the Japanese (and Chinese) character for water. You can imagine that it suggests a plunging cataract splashing left and right. Thus you might even argue it has a pictographic “soul” (as distinct from our abstracted chickenscratch alphabet). It also appears in many water-related words in Japanese like flood, sewage, and brine. It fairly drips with water-ness. Is this a more “legitimate” or natural way to represent water than the arbitrary letterforms W-A-T-E-R? Does it represent water-ness more truly than other non-pictographic written forms are capable of doing?

To get a feel for the power of pictographs, think of some examples from our own culture. Emoticons like :-) come to mind, but my personal favorite is $, the dollar sign. Strictly speaking, this is an ideograph (idea captured by a sign) rather than a pictograph (idea captured by a picture). Even so, it forcefully sums up the concept of money-ness in the same compact way that 水 sums up water-ness. Put dollar signs in the eyes of a cartooon character, and we know exactly what’s afoot, whereas writing the word “money” in the same place would simply be odd. Pictographs and ideographs are laden with the ness-ness of meaning. Their ness-ness-ness is palpable. Is, therefore, Chinese a “truer” writing system than the Roman alphabet of English? Are languages based on pictographs better, more direct, more apprehensible, more magical?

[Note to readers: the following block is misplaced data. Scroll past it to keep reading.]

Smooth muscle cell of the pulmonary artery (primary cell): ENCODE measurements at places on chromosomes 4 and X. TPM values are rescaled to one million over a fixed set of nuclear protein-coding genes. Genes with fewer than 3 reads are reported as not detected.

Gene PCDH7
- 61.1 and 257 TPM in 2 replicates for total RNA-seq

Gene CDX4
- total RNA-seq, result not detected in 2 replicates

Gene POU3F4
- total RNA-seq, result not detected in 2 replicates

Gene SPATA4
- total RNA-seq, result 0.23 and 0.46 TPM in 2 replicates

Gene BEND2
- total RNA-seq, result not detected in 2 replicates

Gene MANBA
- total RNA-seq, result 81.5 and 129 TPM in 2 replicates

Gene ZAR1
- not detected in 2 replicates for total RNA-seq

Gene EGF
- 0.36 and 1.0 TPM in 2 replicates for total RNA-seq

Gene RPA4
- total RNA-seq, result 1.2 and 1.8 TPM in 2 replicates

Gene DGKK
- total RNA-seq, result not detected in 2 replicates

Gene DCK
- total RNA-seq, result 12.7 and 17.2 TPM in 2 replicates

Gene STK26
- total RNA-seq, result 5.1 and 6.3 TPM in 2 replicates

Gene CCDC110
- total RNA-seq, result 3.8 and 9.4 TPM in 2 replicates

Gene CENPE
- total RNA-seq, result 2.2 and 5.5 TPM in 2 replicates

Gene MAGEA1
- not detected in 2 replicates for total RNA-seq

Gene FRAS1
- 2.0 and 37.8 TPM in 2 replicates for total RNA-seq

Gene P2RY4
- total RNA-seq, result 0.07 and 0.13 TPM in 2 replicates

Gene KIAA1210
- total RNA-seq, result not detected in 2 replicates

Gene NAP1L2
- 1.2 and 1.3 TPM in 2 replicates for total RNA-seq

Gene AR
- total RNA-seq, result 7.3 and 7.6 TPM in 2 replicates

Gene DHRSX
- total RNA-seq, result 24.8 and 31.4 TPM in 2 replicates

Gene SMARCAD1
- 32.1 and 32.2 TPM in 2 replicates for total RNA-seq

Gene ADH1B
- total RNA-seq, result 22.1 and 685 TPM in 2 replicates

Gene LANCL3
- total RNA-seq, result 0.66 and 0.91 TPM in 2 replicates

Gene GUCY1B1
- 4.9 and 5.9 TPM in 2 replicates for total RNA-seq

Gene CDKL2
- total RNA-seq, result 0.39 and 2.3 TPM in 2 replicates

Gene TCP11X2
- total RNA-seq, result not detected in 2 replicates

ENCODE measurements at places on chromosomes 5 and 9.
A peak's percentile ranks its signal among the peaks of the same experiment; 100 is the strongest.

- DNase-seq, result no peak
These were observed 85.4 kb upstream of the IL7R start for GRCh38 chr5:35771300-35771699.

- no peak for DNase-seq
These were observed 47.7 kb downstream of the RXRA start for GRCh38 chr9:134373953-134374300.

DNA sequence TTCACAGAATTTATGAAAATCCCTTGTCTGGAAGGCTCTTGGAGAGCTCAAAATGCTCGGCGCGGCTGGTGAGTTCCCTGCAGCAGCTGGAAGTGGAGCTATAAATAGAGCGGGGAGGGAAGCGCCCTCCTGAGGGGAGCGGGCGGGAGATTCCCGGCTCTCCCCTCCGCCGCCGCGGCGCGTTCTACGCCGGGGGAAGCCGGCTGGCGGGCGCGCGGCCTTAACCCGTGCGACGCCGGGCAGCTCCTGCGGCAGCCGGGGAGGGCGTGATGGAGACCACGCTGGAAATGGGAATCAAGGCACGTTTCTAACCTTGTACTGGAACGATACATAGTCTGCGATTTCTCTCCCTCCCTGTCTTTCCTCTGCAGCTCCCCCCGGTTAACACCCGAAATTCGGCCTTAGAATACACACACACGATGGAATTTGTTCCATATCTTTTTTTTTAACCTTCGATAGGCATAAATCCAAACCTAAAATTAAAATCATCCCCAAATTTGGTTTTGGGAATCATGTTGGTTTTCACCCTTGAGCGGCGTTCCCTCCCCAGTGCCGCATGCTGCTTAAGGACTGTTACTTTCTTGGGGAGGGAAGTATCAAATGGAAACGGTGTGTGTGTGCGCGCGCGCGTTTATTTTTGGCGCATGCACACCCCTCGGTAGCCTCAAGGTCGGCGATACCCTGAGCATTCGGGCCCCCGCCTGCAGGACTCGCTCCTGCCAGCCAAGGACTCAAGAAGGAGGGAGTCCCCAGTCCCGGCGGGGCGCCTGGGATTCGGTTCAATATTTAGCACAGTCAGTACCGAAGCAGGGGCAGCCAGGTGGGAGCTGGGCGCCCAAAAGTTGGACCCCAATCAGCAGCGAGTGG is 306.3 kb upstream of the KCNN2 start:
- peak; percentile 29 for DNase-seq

The short answer is this: we want to believe that they are, but they aren’t. Chinese is just another way to put words on paper. There is no such thing as a true pictographic written language, and there never has been. This is true for the same reason that it’s hard to play Pictionary when your word is “irony”. I recently came across an excellent discussion of this topic in a book about Chinese called The Chinese Language: Fact and Fantasy by John DeFrancis. In one of his chapters, entitled The Ideographic Myth, he debunks the idea that non-alphabetic writing systems somehow short-circuit the normal approach to language. Here’s an extended quote.